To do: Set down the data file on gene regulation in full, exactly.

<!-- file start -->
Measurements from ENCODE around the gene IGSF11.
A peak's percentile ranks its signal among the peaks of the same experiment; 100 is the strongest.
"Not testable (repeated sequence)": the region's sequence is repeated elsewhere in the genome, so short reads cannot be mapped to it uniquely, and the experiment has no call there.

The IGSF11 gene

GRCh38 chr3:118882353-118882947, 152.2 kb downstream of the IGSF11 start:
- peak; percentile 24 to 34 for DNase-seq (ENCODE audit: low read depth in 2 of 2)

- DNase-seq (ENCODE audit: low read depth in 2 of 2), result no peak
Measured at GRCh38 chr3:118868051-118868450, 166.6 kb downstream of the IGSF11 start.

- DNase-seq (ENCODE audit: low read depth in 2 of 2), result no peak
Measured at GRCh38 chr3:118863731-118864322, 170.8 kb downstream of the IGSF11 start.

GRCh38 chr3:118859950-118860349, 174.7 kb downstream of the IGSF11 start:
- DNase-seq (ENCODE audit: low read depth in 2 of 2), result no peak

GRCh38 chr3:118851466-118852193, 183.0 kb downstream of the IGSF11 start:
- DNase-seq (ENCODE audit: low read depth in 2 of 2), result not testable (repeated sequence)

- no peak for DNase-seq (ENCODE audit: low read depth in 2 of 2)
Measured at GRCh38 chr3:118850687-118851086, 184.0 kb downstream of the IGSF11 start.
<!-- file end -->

Measurements from ENCODE around the gene IGSF11.
A peak's percentile ranks its signal among the peaks of the same experiment; 100 is the strongest.
"Not testable (repeated sequence)": the region's sequence is repeated elsewhere in the genome, so short reads cannot be mapped to it uniquely, and the experiment has no call there.

The IGSF11 gene

GRCh38 chr3:118882353-118882947, 152.2 kb downstream of the IGSF11 start:
- peak; percentile 24 to 34 for DNase-seq (ENCODE audit: low read depth in 2 of 2)

- DNase-seq (ENCODE audit: low read depth in 2 of 2), result no peak
Measured at GRCh38 chr3:118868051-118868450, 166.6 kb downstream of the IGSF11 start.

- DNase-seq (ENCODE audit: low read depth in 2 of 2), result no peak
Measured at GRCh38 chr3:118863731-118864322, 170.8 kb downstream of the IGSF11 start.

GRCh38 chr3:118859950-118860349, 174.7 kb downstream of the IGSF11 start:
- DNase-seq (ENCODE audit: low read depth in 2 of 2), result no peak

GRCh38 chr3:118851466-118852193, 183.0 kb downstream of the IGSF11 start:
- DNase-seq (ENCODE audit: low read depth in 2 of 2), result not testable (repeated sequence)

- no peak for DNase-seq (ENCODE audit: low read depth in 2 of 2)
Measured at GRCh38 chr3:118850687-118851086, 184.0 kb downstream of the IGSF11 start.